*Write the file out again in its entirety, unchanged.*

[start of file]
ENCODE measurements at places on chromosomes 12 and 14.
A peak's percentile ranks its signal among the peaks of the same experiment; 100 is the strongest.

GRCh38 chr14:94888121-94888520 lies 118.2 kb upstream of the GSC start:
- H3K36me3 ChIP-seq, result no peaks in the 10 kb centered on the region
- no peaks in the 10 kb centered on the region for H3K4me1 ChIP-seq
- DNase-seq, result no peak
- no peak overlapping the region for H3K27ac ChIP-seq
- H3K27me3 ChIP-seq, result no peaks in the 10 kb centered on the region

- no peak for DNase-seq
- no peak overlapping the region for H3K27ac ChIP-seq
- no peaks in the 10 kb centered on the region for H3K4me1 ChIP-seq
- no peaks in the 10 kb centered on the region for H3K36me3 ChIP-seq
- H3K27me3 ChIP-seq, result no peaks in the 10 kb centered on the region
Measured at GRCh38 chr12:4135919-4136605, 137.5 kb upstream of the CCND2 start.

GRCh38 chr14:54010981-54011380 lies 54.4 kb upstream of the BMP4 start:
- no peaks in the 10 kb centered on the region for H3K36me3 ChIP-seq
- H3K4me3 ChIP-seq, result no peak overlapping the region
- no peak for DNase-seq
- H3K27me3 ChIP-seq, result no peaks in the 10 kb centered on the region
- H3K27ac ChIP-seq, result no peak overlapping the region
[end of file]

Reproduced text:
ENCODE measurements at places on chromosomes 12 and 14.
A peak's percentile ranks its signal among the peaks of the same experiment; 100 is the strongest.

GRCh38 chr14:94888121-94888520 lies 118.2 kb upstream of the GSC start:
- H3K36me3 ChIP-seq, result no peaks in the 10 kb centered on the region
- no peaks in the 10 kb centered on the region for H3K4me1 ChIP-seq
- DNase-seq, result no peak
- no peak overlapping the region for H3K27ac ChIP-seq
- H3K27me3 ChIP-seq, result no peaks in the 10 kb centered on the region

- no peak for DNase-seq
- no peak overlapping the region for H3K27ac ChIP-seq
- no peaks in the 10 kb centered on the region for H3K4me1 ChIP-seq
- no peaks in the 10 kb centered on the region for H3K36me3 ChIP-seq
- H3K27me3 ChIP-seq, result no peaks in the 10 kb centered on the region
Measured at GRCh38 chr12:4135919-4136605, 137.5 kb upstream of the CCND2 start.

GRCh38 chr14:54010981-54011380 lies 54.4 kb upstream of the BMP4 start:
- no peaks in the 10 kb centered on the region for H3K36me3 ChIP-seq
- H3K4me3 ChIP-seq, result no peak overlapping the region
- no peak for DNase-seq
- H3K27me3 ChIP-seq, result no peaks in the 10 kb centered on the region
- H3K27ac ChIP-seq, result no peak overlapping the region